(13)In this sense, Brontë’s inclusion of the ballad into Shirley recalls the ways in which Walter Scott used poetry and ballads in his novels, as authentic voices that could express emotional depths that prose fiction could not. According to Gerould, throughout oral history songs have given “aesthetic pleasure not only to the simple folk who have sung them, but to persons of more sophisticated taste who have formed their standards and developed their appreciation with reference to the music and poetry of canonical art” (11).(^)

(14)As Smith observes, the narrator “crosses all of the dialect boundaries of the novel,” able to use Yorkshire dialect, French, and her own middle-class voice (638).(^)

(15)The conservative paternalism in Shirley is made apparent in Philip Roger’s study of the manipulated historicism in the novel. See also Collier’s reading of Brontë’s strategies for class containment in Shirley.(^)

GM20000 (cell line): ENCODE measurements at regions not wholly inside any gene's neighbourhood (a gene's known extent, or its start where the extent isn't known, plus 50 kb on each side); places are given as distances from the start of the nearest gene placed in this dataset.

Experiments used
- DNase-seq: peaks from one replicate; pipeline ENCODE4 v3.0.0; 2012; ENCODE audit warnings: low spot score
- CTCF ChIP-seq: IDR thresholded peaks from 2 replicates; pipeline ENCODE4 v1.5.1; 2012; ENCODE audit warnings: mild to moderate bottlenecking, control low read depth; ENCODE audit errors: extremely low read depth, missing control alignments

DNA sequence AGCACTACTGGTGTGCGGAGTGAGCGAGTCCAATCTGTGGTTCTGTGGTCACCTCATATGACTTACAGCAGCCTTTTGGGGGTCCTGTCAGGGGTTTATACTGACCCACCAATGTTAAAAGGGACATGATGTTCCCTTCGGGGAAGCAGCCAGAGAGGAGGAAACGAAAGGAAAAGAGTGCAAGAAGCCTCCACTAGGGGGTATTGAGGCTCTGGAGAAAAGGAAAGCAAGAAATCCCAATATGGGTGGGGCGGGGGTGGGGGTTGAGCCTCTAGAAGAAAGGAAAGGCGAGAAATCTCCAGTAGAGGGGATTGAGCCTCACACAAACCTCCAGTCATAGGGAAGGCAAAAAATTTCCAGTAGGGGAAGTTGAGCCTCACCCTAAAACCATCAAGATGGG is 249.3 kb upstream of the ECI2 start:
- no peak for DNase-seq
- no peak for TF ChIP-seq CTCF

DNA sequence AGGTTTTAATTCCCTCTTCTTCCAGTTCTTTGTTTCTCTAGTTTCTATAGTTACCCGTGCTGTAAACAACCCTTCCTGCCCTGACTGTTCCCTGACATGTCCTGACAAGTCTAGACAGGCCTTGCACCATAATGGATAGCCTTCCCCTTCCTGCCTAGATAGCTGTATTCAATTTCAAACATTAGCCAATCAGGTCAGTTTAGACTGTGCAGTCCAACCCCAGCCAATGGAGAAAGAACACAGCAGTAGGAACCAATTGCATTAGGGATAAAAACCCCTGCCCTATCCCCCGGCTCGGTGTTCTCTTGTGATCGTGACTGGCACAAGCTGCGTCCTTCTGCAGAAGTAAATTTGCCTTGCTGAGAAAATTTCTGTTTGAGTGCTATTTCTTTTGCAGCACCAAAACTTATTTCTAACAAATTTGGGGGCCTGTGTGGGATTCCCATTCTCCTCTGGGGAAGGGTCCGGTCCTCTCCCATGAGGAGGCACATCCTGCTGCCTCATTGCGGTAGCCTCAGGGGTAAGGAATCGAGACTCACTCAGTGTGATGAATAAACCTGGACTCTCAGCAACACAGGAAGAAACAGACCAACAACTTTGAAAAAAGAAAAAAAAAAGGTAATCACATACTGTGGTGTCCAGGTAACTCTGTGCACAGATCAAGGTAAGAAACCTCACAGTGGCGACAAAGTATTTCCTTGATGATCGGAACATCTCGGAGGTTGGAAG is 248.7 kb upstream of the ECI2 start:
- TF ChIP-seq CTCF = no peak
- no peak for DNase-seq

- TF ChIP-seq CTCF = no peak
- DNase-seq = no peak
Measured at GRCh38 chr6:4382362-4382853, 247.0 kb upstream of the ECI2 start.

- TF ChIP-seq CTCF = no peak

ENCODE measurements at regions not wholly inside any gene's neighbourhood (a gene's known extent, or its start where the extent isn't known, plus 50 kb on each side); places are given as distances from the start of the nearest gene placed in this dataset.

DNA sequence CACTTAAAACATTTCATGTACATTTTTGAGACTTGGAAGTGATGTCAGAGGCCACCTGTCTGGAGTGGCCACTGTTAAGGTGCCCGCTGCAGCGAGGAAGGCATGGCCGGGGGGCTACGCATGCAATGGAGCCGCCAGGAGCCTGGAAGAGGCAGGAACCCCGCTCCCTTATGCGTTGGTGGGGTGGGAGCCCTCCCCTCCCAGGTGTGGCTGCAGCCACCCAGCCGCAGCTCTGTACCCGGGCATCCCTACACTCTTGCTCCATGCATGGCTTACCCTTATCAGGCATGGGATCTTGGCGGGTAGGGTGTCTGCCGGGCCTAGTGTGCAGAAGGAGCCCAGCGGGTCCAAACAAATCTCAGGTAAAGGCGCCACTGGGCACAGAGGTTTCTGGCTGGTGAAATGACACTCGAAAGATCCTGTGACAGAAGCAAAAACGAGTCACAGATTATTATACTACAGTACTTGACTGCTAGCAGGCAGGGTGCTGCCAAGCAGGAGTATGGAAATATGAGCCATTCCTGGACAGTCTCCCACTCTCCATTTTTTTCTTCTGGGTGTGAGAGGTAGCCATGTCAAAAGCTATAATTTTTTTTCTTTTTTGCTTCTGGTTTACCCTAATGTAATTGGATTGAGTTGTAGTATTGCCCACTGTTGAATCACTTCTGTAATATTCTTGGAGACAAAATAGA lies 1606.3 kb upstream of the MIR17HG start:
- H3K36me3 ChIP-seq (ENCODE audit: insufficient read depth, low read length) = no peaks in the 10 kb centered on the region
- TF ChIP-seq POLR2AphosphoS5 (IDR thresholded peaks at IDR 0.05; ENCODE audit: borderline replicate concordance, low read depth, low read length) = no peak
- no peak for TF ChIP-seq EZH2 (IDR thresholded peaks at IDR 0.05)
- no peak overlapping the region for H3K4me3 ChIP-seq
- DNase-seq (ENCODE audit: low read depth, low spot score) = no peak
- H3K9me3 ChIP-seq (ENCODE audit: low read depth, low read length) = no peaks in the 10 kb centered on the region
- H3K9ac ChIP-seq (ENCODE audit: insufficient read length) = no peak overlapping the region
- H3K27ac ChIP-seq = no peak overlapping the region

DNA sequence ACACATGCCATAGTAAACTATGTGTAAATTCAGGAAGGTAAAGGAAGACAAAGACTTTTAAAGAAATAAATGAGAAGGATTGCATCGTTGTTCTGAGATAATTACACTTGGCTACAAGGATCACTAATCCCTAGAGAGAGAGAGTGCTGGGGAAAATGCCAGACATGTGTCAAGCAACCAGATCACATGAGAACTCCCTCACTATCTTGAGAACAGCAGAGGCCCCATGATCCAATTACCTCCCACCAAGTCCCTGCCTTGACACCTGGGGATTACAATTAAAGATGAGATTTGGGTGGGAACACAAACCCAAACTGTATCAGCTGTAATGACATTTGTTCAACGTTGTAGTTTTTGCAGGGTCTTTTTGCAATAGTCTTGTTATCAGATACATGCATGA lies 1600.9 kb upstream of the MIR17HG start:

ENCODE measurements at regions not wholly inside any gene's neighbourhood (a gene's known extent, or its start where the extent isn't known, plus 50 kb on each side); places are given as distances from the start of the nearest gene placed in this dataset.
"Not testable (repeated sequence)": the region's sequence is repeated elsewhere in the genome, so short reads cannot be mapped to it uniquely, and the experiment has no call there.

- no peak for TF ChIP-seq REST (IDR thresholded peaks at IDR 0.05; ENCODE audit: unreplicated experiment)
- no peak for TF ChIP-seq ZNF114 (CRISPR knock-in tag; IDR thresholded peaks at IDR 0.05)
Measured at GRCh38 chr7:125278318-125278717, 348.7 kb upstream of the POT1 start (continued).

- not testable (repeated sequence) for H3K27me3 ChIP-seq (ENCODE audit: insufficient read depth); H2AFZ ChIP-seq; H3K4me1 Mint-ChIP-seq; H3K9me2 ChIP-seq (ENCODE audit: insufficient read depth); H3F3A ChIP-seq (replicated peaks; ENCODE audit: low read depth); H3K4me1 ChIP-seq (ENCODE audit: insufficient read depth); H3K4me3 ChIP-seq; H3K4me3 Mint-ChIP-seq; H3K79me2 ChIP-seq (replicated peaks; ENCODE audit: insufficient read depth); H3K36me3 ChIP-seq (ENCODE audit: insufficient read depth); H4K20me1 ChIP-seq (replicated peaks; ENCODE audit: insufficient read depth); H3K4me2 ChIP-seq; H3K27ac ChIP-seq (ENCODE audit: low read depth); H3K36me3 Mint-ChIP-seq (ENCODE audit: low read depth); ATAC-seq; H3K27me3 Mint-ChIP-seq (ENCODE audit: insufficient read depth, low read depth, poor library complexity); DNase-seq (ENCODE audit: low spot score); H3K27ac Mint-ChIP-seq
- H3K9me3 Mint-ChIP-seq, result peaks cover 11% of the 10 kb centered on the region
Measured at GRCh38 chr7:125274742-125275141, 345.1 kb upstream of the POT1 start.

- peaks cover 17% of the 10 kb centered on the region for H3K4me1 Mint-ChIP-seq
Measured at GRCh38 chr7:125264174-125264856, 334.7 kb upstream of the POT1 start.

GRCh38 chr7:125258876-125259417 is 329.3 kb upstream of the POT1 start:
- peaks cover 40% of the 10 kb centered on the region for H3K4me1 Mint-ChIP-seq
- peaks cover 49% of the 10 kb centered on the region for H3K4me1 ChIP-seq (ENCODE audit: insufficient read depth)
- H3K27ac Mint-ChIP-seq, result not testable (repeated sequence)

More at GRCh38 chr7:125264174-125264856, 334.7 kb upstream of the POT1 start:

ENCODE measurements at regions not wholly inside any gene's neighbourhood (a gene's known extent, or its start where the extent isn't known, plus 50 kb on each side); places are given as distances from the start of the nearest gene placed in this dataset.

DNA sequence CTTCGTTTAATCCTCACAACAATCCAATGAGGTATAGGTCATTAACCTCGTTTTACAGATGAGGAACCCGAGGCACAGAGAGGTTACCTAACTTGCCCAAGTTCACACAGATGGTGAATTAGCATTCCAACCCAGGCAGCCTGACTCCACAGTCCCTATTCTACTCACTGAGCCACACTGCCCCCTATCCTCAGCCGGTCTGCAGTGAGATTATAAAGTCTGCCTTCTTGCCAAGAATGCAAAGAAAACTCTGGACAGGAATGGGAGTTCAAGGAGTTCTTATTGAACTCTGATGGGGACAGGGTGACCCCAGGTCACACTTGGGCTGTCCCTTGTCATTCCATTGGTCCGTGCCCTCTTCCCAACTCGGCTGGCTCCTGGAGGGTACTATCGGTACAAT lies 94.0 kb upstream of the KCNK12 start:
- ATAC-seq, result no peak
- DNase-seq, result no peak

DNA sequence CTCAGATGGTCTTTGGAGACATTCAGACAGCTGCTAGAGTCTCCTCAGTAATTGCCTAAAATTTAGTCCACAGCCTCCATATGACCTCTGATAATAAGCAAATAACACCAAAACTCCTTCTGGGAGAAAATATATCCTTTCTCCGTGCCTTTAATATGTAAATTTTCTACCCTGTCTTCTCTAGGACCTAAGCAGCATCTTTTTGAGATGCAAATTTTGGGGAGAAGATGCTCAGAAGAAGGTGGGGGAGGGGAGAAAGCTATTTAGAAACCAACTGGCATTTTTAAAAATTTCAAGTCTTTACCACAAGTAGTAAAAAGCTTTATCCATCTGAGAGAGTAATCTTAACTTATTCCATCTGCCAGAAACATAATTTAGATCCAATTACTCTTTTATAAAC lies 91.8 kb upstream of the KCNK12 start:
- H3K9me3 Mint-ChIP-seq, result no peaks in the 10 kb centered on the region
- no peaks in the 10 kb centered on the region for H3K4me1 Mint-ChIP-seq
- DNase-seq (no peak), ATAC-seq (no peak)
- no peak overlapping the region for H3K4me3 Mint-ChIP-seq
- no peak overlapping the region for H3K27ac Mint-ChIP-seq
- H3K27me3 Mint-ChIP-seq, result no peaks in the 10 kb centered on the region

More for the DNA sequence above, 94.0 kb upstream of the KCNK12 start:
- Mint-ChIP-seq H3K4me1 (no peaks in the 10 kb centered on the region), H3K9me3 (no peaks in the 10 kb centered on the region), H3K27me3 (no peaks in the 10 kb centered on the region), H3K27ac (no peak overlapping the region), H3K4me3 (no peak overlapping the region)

(16)Robert Moore, Brontë’s ‘captain of industry’ is notably absent from the culminating patriotic scene. Brontë’s representation of the nation in the Whitsuntide Parade is a celebration of a fundamentally English identity, which Robert and Louis Moore, with their “hybrid” French and English background, have not yet embraced (Bodenheimer 60).  Over the course of the novel, Caroline will, as Pam Morris notes, “instruct Moore in the necessary qualities of leadership for an English capitalist employer . . . into a properly English moral understanding of the responsibilities of leadership . . . rejecting those ‘sceptical, and sneering’ French attributes that her cousin has acquired” (292). Robert’s financial losses stemmed from the consequences of the French Revolution, a pointed harbinger warning English readers of armed class warfare. If bourgeois England was to calm working-class protesters, the government would have to assume an open recognition that, as William Farren puts it, “starving folk cannot be satisfied or settled folk” (319-20). Bronte’s faith in a united, educated national front to counter violent, anti-Establishment movements is predicated on her belief in the diverse and representative artistic heritage in Britain. Robert Moore’s “hybrid” background implicitly suggests the failed French response to quelling dissent and, instead, optimistically represents England as a nation imaginatively open to, and indeed created through, dissenting voices.(^)